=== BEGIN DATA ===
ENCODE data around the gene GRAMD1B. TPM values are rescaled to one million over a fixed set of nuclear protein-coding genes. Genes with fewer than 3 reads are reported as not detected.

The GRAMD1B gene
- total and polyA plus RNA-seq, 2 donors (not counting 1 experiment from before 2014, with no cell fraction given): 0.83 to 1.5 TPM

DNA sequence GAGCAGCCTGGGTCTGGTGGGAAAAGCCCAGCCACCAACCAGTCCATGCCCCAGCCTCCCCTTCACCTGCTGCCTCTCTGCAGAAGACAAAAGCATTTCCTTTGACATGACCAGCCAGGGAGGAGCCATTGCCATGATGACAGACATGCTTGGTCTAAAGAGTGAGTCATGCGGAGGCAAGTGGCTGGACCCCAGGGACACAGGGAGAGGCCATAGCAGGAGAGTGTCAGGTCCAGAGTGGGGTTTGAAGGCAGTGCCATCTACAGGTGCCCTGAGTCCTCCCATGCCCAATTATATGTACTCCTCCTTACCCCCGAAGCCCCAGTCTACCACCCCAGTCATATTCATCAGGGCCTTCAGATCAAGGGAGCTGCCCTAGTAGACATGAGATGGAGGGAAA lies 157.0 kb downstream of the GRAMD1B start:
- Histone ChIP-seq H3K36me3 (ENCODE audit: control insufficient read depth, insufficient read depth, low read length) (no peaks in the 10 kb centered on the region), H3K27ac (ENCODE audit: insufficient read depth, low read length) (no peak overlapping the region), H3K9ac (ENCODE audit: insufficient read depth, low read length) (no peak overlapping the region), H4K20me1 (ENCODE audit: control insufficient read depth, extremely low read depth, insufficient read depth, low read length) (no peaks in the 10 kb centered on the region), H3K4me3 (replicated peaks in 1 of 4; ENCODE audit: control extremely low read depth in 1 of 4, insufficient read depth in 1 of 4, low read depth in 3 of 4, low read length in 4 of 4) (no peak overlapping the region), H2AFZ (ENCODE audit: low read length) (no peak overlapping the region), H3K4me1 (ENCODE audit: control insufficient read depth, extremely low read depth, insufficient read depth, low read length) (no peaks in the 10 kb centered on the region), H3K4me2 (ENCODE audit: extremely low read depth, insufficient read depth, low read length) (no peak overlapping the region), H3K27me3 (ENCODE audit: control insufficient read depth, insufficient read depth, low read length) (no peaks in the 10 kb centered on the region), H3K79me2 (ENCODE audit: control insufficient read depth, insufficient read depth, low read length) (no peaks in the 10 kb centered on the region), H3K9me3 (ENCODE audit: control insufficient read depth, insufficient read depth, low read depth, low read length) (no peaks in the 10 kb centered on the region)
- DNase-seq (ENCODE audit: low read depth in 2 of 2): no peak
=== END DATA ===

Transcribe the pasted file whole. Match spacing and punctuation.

ENCODE data around the gene GRAMD1B. TPM values are rescaled to one million over a fixed set of nuclear protein-coding genes. Genes with fewer than 3 reads are reported as not detected.

The GRAMD1B gene
- total and polyA plus RNA-seq, 2 donors (not counting 1 experiment from before 2014, with no cell fraction given): 0.83 to 1.5 TPM

DNA sequence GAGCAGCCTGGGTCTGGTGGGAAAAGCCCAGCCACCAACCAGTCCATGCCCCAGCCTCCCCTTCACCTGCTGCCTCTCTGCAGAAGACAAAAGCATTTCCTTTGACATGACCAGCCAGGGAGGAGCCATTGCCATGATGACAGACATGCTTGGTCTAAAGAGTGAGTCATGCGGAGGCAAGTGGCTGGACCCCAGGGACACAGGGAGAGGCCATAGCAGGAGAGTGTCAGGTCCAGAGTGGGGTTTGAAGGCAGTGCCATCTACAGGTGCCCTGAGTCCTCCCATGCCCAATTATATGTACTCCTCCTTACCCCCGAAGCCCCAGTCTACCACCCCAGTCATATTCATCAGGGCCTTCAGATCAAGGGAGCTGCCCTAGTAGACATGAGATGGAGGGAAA lies 157.0 kb downstream of the GRAMD1B start:
- Histone ChIP-seq H3K36me3 (ENCODE audit: control insufficient read depth, insufficient read depth, low read length) (no peaks in the 10 kb centered on the region), H3K27ac (ENCODE audit: insufficient read depth, low read length) (no peak overlapping the region), H3K9ac (ENCODE audit: insufficient read depth, low read length) (no peak overlapping the region), H4K20me1 (ENCODE audit: control insufficient read depth, extremely low read depth, insufficient read depth, low read length) (no peaks in the 10 kb centered on the region), H3K4me3 (replicated peaks in 1 of 4; ENCODE audit: control extremely low read depth in 1 of 4, insufficient read depth in 1 of 4, low read depth in 3 of 4, low read length in 4 of 4) (no peak overlapping the region), H2AFZ (ENCODE audit: low read length) (no peak overlapping the region), H3K4me1 (ENCODE audit: control insufficient read depth, extremely low read depth, insufficient read depth, low read length) (no peaks in the 10 kb centered on the region), H3K4me2 (ENCODE audit: extremely low read depth, insufficient read depth, low read length) (no peak overlapping the region), H3K27me3 (ENCODE audit: control insufficient read depth, insufficient read depth, low read length) (no peaks in the 10 kb centered on the region), H3K79me2 (ENCODE audit: control insufficient read depth, insufficient read depth, low read length) (no peaks in the 10 kb centered on the region), H3K9me3 (ENCODE audit: control insufficient read depth, insufficient read depth, low read depth, low read length) (no peaks in the 10 kb centered on the region)
- DNase-seq (ENCODE audit: low read depth in 2 of 2): no peak